First he came under fire for vetoing a unanimously passed bill to expand access to a heroin overdose antidote. Next he endured withering criticism for poking fun at foreign accents. Then he faced scrutiny for holding a closed-door meeting deemed illegal by the Maine Attorney General’s Office.
Finally, on Tuesday, the governor walked out of a public event just as he started delivering a speech because two students were silently holding protest signs in the back of the crowd.
All in all, it was a tough week for Gov. Paul LePage, who appears to have reached a new level of frustration with the news media, the Legislature and a lack of progress on his key policy initiatives.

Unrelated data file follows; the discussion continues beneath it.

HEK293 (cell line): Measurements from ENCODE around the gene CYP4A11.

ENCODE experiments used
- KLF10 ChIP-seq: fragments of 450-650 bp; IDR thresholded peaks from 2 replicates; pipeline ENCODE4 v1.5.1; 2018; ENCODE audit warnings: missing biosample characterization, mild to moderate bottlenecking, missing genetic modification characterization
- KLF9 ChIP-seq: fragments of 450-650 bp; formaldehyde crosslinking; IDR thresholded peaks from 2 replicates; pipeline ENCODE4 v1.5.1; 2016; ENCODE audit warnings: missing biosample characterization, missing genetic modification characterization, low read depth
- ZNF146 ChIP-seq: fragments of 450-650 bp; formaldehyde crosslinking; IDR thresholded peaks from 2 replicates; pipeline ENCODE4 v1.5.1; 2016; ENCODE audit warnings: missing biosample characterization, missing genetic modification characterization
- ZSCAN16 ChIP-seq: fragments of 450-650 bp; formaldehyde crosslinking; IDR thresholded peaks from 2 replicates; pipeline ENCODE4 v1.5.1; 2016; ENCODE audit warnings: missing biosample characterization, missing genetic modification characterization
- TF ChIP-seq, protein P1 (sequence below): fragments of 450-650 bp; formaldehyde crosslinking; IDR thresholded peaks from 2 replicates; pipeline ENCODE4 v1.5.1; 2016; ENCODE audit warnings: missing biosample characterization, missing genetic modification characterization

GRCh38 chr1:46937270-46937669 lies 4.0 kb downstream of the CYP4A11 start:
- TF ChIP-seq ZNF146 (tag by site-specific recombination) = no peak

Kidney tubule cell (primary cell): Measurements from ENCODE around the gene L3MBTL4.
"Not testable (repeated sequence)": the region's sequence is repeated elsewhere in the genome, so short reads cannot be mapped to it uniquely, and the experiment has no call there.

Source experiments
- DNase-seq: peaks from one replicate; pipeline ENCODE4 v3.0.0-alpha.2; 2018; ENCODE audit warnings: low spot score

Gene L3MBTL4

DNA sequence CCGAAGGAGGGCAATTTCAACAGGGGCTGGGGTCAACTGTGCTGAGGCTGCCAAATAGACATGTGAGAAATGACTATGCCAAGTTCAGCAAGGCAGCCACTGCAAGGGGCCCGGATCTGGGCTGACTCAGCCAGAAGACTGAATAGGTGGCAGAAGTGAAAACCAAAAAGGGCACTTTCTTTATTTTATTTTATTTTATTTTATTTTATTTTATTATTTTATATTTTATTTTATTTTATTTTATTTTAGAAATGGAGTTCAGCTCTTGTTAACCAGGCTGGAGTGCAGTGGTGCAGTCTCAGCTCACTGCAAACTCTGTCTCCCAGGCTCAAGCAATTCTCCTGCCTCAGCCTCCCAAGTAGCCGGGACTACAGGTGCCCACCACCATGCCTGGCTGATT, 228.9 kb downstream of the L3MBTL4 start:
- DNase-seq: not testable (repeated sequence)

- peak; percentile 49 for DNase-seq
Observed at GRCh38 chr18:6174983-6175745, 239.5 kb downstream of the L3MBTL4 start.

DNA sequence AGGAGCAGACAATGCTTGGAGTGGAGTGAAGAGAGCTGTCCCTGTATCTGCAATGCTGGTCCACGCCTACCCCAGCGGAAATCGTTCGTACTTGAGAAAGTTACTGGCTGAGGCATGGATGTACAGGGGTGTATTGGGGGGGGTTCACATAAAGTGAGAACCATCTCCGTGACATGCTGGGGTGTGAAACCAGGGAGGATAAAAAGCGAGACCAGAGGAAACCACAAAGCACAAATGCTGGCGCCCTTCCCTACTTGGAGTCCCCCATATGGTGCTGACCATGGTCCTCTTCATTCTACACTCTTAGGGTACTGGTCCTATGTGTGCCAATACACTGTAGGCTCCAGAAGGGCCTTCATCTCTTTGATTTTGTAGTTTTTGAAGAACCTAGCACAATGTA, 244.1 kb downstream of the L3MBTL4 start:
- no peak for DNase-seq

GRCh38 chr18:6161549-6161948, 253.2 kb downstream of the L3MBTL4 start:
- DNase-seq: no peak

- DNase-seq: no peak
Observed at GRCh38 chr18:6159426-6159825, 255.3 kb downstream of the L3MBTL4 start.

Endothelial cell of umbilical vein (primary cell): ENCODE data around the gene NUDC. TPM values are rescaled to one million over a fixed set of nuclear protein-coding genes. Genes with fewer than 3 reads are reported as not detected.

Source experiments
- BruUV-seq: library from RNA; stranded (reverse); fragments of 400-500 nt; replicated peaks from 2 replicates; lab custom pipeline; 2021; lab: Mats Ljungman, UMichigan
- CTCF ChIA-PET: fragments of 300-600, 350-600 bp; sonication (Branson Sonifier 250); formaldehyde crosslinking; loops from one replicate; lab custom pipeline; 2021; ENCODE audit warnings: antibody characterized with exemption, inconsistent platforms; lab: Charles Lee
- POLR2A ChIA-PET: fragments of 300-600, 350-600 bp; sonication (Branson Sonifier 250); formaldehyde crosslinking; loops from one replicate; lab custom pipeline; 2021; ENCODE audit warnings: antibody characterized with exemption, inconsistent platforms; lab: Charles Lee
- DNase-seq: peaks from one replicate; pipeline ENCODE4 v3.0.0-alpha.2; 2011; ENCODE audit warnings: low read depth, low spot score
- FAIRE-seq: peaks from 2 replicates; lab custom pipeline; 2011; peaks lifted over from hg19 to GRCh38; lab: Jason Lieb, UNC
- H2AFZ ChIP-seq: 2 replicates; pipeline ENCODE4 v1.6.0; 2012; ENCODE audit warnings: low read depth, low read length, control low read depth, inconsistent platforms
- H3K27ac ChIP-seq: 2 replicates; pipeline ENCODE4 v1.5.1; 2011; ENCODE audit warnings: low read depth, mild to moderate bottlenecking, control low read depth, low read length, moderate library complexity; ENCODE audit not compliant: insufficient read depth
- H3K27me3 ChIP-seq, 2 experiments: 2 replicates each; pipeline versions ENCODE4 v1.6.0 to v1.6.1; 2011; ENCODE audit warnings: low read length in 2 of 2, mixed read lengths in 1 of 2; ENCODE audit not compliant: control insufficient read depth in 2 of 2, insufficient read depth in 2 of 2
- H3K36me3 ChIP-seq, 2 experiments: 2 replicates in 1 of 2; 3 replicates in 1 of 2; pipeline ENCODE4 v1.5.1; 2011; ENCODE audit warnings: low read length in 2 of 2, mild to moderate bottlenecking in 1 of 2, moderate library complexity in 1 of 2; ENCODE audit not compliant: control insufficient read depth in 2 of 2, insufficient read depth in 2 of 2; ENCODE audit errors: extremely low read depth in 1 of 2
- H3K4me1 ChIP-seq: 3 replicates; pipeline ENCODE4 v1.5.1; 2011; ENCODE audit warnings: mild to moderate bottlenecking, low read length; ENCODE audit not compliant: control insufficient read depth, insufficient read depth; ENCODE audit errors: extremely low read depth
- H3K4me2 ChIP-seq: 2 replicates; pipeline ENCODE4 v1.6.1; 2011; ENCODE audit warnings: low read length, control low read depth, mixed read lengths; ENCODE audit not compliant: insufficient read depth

“This has been a very difficult legislative session,” Ray Richardson, a conservative radio talk show host in Portland and a personal friend of LePage, said of the governor’s reaction to the student protesters. “Let’s be honest. The political environment we all find ourselves in is a very fractious environment from all sides. It can get old. We have to remember that Gov. Paul LePage is a person first. A husband and a father second. And a governor third.”